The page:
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I have a table Users and a table Friends which maps users to other users as each user can have many friends. This relation is obviously symmetric: if user A is a friend of user B then user B is also a friend of user A, I only store this relation once. The Friends table has additional fields besides the two User ID's so I have to use an association object.

I am trying to define this relationship in declarative style in the Users class (which extends the declarative base), but I can't seem to figure out how to do this. I want to be able to access all friends of a given user via a property friends, so say friends = bob.friends.

What's the best approach for this problem? I tried to many different setups to post here, and none of them worked for various reasons.

EDIT: My latest attempt looks like this:

class User(Base):
    __tablename__ = 'users'
    id = Column(Integer, primary_key=True)

    # Relationships
    friends1 = relationship('Friends', primaryjoin=lambda: id==Friends.friend1ID)
    friends2 = relationship('Friends', primaryjoin=lambda: id==Friends.friend2ID)


class Friends(Base):
    __tablename__ = 'friends'
    id = Column(Integer, primary_key=True)
    friend1ID = Column(Integer, ForeignKey('users.id') )
    friend2ID = Column(Integer, ForeignKey('users.id') )
    status = Column(Integer)

    # Relationships
    vriend1 = relationship('Student', primaryjoin=student2ID==Student.id)
    vriend2 = relationship('Student', primaryjoin=student1ID==Student.id)

This however results in the following error: InvalidRequestError: Table 'users' is already defined for this MetaData instance. Specify 'extend_existing=True' to redefine options and columns on an existing Table object. I must admit that at this point I am thoroughly confused because of many failed attempts and might have made more than one stupid mistake in the above.

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What are the additional fields? I am wondering if they are common for both friends or are directional. –  van Sep 5 '11 at 16:11
    
Look at another question on SO [stackoverflow.com/questions/7120774/…: it has similar structure and Gary tries to solve the symmetry by using a view. I personaly am not a big fan of the idea, but you might want to try it. –  van Sep 5 '11 at 16:16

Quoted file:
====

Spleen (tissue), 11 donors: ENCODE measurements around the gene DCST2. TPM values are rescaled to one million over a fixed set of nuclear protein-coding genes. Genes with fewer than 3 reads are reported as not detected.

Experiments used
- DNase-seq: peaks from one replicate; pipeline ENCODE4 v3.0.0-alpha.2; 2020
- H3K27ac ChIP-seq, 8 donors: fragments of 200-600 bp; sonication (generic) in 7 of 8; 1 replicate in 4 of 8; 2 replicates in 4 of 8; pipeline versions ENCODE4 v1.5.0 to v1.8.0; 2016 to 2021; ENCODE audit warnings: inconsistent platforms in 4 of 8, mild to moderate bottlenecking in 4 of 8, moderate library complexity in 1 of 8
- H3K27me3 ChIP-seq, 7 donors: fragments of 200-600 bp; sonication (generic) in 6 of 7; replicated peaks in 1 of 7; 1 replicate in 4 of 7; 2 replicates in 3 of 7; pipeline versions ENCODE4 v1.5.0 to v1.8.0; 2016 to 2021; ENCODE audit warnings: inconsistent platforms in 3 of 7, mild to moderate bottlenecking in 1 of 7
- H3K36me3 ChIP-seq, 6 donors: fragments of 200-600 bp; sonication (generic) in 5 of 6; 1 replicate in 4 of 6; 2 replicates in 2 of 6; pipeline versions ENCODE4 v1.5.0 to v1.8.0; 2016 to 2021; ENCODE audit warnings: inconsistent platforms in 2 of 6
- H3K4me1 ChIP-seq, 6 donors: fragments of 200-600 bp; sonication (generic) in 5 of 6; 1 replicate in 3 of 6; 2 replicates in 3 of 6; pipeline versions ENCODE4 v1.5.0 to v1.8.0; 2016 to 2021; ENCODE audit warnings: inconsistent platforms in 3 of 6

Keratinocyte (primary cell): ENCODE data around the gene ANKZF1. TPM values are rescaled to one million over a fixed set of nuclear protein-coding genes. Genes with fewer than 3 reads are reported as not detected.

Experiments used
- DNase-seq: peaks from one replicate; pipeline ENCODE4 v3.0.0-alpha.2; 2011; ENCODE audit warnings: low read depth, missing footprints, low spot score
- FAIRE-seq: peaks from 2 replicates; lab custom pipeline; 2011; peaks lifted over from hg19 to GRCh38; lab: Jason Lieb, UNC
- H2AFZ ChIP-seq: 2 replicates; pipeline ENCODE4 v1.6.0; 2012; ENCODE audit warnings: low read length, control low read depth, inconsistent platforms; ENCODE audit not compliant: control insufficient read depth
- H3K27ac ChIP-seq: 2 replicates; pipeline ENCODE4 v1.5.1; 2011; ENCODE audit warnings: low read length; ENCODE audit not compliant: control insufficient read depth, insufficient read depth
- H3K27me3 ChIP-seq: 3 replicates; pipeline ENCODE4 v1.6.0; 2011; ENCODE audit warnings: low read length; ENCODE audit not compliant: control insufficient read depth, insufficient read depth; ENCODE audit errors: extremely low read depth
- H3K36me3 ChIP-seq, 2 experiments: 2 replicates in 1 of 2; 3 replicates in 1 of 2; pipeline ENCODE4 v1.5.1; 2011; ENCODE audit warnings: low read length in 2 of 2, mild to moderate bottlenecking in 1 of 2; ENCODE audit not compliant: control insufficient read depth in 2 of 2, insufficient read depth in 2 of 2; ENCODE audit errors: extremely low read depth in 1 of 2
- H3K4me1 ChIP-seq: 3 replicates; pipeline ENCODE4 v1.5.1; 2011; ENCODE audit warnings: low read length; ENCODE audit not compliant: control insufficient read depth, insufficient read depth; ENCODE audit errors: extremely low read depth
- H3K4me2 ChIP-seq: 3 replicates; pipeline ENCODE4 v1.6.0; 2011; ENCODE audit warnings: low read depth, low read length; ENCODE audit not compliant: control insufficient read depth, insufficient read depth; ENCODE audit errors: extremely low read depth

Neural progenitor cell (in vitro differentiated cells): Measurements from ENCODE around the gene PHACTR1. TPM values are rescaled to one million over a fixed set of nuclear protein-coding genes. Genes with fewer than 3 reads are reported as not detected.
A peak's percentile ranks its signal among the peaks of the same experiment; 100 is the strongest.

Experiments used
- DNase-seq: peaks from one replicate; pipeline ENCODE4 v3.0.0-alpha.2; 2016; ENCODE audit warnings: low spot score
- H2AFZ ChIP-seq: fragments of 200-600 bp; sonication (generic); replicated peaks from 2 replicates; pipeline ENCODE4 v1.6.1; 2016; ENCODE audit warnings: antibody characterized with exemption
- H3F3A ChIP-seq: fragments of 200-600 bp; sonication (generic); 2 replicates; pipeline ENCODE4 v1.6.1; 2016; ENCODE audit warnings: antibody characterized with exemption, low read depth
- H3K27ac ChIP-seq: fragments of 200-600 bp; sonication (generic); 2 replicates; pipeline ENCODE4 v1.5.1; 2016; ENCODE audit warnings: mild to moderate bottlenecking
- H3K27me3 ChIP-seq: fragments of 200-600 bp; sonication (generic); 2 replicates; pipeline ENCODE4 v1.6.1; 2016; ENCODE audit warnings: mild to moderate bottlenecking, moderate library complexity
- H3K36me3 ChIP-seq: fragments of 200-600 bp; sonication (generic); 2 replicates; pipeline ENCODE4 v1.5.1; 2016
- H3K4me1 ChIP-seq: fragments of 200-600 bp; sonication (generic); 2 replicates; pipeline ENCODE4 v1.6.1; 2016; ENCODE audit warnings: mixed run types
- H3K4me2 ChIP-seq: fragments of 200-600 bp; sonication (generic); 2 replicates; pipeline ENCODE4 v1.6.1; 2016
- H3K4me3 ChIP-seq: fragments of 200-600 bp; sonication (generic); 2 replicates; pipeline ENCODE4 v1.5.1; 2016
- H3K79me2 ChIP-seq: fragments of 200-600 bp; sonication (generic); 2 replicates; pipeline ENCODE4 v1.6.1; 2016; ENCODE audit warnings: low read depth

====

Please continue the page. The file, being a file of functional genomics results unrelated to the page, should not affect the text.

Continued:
The additional field is a status field which indicates whether 1) a friend request has only been sent or b) sent and accepted. I might need more fields in the future. Gary's approach is indeed a bit ugly and I would very much like a better solution. Anyone? –  Janny Sep 5 '11 at 18:43
    
"request has been accepted?" accepted by whom, either friend? that doesn't sound like a symmetric relationship to me. You might want to either factor out the extra field so that the friend relation really is symmetric, or rethink the symmetric requirement and just have two rows, "a is friends with b and b is friends with a" so that you can capture the asymmetry more elegantly. –  IfLoop Sep 5 '11 at 19:57
    
are these the only models you define or do you have other models defined elsewhere in your project ? –  Cagatay Kalan Dec 25 '11 at 2:15

2 Answers 2

That particular exception is caused by describing the table more than once, either by repeatedly defining the class mapping (say, in the interactive interpreter, or in a function that can be called more than once), or by mixing declarative style class mappings with table reflection. In the former case, eliminate the repeated call; start a new interpreter if you are doing it interactively, or eliminate the extra function calls (possibly a good use for a singleton/borg object).

In the latter case, just do what the exception says, add __table_args__ = {'extend_existing': True} as an extra class variable in your class definitions. Only do this if you are actually sure that the table is being correctly described twice, as with table reflection.